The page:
I see that Pharmac has announced that they will now fund Concerta, the long-acting form of methylphenidate (Ritalin). Methylphenidate is used for treatment of attention deficit hyperactivity disorder (ADHD). ADHD is a disorder characterised by inability to hold attention on any one thing (floats like a butterfly) and hyperactivity/impulsivity – the tendency to move all the time and interrupt on impulse (buzzes like a bee).
I confess to being a little paranoid about the use of methylphenidate in ADHD. Not because I think it doesn’t work, but because I am not sanguine that all the boys I see who take Ritalin actually have ADHD. The diagnostic criteria are well established but, in addition to inattention and/or Hyperactivity must include:
The Justice Ministry have put forward a troubling suggestion in Dominion Post today.
“Accused rapists who plan to argue that sex with their victims was consensual may have to prove in court what measures they took to gain consent.”
I am not one of those morons who think that, when a woman is dressed skimpily/drunk/hanging around in singles bars, that constitutes a clear indication that she’s “willing”, but just what would be acceptable proof here? A note signed by the woman saying “Yes, I would like to have sex with you”? Must she announce to the rest of the bar her intentions? Should she wear a placard à la Winston Peters? Perhaps they could sign a “pre-sex” agreement – like a pre-nuptial agreement, but without the vows. Bizarre.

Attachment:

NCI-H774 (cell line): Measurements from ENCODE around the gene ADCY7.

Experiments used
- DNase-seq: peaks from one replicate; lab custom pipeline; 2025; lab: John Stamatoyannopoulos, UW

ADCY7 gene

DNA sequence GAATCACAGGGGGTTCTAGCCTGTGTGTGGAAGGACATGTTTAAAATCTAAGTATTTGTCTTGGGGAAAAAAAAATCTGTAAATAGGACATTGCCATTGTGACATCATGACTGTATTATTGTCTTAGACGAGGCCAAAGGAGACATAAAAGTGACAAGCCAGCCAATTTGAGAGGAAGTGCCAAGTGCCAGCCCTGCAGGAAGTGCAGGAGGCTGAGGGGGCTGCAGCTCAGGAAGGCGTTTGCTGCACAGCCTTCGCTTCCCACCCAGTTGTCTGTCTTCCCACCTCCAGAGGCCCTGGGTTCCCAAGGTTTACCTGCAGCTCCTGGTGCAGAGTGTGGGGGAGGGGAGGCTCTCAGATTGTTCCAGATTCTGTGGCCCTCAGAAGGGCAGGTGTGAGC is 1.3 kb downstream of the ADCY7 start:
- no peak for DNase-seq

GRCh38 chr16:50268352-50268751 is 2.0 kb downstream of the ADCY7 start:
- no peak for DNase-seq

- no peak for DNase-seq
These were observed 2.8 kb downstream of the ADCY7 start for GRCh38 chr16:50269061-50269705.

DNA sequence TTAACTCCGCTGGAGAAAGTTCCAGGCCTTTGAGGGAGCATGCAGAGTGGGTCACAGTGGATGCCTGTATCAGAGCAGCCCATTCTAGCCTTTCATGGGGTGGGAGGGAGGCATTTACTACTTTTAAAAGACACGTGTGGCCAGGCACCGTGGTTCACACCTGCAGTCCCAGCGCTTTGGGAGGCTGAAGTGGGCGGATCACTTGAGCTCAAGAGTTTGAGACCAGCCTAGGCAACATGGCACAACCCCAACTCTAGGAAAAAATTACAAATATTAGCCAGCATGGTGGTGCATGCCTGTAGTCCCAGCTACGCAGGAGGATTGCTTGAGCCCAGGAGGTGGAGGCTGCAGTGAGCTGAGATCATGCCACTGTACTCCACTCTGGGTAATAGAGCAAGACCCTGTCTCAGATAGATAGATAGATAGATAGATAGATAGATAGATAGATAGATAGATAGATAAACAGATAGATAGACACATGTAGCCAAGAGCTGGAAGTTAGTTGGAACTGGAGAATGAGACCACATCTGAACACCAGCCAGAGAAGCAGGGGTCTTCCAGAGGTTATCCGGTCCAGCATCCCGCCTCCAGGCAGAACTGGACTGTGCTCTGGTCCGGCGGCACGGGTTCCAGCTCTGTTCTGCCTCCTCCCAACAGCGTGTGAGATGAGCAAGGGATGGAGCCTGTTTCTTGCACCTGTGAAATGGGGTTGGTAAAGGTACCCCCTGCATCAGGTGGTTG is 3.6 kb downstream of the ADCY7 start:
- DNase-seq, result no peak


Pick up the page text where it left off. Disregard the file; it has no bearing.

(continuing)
Today we have the edifying spectacle of the government shooting themselves in the foot while walking on broken glass. The NZ Herald reports that:
“The new electoral law has forced the Ministry of Health to keep its advertising for the cervical cancer vaccination programme at a low level until after the election.”
Homepaddock also blogs on this, pointing out the completely farcical situation of an electoral law preventing a health initiative. That’s certainly shooting yourself in the foot. But the situation is even dumber than that.
Linley Boniface critiques the National Social Welfare Policy in the Dominion Post today. Jafapete blogs about how Americans would like balance in the blogosphere, but you won’t find much balance in this article. Linley appears to be fairly foaming at the mouth, accusing National of taking “a pop at the party’s tried-and-trusted preferred villain – single mothers.” Her loaded language becomes positively vitriolic later:
“Mr Key has previously described mothers on the domestic purposes benefit as “breeding for a business”, and this time he made it clear National would have no truck with these shiftless baby farmers if it came to power. ”
Interesting article in the HOS today on cut-price overseas plastic surgery. It had the usual scary stuff about “flesh-eating” bacteria which is amusing as the risk of such infections is not much higher, as far as I am aware. Your real problem, of course, is determining who is a good surgeon or not. You have the same problem in New Zealand, or course, but at least you can ask around or rely on your GP to know someone capable. Overseas, you are rather reliant on what you read on the Net – not very reliable. But ACC report that they get only two or three claims a year for botched overseas plastic surgery, so it is clearly not as dodgy as the NZ plastic surgeons are making out. Is there a hidden agenda here?